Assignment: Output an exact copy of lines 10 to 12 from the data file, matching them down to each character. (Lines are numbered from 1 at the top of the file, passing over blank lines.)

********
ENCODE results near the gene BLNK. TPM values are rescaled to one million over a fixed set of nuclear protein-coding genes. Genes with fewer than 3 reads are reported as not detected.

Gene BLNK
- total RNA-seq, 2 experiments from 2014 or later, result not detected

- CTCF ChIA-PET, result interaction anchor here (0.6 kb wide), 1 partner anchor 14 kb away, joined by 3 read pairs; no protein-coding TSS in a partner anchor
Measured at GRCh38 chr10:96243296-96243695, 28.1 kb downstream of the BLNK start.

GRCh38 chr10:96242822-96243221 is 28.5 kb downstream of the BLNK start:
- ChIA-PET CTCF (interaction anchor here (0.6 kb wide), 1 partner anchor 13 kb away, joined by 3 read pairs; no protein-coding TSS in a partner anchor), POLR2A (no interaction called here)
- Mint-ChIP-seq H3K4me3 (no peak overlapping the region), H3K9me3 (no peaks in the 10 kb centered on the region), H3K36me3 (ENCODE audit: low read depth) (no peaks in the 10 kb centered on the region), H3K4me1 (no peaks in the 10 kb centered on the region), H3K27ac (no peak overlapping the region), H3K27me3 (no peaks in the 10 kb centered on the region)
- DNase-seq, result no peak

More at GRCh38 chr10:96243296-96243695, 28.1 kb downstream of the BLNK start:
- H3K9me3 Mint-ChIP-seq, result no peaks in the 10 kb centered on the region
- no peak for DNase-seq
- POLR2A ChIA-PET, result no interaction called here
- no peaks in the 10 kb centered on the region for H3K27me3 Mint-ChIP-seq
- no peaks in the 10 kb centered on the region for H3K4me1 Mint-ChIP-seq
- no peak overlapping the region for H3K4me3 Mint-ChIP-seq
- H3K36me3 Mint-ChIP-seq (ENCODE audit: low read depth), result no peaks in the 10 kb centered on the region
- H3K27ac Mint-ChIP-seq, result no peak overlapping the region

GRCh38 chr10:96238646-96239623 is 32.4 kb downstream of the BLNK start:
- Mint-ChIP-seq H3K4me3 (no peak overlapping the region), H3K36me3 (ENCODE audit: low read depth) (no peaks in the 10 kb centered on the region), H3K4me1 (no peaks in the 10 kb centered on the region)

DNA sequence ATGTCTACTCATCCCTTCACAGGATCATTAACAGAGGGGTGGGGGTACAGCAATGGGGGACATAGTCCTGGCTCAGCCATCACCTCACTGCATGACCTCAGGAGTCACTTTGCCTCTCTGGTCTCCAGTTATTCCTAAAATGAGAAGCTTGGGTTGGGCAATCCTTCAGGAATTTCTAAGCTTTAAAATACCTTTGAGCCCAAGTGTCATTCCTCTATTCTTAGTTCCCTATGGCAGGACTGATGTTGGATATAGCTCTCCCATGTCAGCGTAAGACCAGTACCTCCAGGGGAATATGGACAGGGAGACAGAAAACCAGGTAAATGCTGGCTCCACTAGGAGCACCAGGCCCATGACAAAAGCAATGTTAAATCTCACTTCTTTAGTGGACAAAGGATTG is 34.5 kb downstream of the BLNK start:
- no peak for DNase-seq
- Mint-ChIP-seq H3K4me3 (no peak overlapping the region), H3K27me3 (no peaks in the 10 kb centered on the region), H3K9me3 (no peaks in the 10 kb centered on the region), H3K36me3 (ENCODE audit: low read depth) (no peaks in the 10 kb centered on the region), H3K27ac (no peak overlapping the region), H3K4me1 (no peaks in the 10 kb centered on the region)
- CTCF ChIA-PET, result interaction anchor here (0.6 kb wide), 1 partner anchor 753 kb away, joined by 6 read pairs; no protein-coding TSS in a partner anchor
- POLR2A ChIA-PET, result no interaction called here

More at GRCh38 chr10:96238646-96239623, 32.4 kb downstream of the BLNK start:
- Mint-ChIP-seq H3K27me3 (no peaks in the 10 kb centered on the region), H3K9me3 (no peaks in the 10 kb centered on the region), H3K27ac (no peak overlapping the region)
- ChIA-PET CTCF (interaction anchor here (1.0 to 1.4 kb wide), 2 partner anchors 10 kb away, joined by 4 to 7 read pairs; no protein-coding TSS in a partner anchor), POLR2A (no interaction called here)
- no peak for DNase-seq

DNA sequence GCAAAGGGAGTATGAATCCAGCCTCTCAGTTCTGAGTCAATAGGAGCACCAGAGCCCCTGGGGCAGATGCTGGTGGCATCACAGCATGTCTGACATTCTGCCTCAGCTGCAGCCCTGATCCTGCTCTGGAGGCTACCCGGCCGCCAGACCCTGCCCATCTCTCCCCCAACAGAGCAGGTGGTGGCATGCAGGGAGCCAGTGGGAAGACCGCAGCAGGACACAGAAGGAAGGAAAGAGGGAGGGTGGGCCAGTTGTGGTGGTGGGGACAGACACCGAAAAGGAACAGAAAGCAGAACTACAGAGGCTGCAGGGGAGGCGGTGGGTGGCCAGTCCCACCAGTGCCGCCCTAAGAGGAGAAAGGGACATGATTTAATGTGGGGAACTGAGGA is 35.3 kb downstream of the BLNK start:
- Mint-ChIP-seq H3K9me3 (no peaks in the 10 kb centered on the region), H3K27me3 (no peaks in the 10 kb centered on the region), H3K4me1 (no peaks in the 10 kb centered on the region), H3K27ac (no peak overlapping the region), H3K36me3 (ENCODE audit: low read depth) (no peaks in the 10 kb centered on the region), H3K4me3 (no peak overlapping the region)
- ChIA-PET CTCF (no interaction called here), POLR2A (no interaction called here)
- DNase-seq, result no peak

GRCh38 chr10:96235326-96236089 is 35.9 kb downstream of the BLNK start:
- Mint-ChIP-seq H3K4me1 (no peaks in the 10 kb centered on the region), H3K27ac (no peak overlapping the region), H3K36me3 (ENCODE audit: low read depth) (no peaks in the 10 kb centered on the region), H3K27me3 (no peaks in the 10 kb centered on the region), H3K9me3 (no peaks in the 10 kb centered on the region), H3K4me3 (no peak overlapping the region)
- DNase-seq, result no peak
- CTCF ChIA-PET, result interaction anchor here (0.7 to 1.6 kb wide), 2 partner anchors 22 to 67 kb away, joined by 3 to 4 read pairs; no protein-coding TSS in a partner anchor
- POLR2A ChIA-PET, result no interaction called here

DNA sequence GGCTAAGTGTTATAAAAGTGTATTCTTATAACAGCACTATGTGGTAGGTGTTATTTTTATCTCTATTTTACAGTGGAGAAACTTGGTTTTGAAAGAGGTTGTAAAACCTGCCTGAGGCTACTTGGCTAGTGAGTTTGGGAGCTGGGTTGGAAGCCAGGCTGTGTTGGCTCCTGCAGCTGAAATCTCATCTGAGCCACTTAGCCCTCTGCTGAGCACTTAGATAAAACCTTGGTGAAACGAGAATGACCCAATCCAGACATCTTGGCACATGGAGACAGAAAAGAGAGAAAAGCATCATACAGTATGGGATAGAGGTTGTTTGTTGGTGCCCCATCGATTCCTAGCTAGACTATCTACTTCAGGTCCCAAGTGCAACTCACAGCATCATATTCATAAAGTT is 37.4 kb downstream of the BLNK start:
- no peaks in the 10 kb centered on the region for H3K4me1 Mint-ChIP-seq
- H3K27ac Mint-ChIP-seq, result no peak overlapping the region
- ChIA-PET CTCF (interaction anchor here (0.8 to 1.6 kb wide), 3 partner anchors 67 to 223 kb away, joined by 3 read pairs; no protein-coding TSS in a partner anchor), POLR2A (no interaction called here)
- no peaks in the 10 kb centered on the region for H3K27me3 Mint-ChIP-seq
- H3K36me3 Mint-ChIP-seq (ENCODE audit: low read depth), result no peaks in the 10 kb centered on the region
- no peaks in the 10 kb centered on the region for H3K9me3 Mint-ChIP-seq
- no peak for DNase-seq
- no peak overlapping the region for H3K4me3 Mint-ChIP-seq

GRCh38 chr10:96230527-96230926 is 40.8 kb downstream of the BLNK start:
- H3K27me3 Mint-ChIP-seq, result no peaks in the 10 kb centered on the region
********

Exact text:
More at GRCh38 chr10:96243296-96243695, 28.1 kb downstream of the BLNK start:
- H3K9me3 Mint-ChIP-seq, result no peaks in the 10 kb centered on the region
- no peak for DNase-seq